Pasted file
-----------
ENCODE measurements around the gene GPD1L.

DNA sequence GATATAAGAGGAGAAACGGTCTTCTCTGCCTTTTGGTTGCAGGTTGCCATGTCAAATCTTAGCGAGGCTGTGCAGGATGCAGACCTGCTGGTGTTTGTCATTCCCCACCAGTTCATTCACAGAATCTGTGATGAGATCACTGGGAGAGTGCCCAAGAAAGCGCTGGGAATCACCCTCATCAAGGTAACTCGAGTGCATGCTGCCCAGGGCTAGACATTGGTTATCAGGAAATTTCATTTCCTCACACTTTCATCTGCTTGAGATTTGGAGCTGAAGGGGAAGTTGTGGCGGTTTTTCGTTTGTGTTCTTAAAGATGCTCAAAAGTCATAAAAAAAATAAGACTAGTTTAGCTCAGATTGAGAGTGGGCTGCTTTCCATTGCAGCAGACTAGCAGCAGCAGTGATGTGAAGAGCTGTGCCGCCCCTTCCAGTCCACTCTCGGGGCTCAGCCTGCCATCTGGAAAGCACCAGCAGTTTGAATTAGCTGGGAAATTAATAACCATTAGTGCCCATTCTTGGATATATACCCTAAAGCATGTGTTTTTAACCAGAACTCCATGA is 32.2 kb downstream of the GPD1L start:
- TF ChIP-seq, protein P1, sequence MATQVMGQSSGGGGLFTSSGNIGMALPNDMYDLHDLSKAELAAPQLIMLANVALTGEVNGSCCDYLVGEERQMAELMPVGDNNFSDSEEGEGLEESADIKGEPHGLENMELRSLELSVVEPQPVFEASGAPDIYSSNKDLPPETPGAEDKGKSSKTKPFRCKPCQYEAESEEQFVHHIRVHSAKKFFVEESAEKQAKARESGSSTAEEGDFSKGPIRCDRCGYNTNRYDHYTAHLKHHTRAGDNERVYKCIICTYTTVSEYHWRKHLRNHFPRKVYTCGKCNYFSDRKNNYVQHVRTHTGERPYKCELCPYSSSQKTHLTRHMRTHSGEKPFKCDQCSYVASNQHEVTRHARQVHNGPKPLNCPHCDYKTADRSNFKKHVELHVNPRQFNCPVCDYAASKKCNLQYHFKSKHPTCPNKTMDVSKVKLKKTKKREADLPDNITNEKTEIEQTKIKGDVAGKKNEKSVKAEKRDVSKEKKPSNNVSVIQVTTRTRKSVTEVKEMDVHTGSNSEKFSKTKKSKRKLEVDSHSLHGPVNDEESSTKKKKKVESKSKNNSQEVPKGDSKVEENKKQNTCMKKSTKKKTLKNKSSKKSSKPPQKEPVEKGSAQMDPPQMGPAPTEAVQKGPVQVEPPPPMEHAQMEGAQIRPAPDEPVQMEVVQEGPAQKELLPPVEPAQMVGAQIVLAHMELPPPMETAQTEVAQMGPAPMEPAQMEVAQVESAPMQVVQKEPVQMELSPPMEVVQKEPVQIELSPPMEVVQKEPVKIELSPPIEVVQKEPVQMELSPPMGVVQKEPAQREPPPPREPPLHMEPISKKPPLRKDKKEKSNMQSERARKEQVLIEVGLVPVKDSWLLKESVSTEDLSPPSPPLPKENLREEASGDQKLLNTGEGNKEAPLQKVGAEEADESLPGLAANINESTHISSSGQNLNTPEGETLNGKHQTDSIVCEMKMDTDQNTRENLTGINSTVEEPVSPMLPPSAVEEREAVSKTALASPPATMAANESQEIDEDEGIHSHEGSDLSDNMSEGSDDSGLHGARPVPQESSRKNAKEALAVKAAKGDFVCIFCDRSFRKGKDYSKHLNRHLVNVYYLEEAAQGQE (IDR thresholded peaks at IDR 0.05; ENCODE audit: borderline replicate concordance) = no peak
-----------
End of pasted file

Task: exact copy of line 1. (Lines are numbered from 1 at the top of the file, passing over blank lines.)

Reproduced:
ENCODE measurements around the gene GPD1L.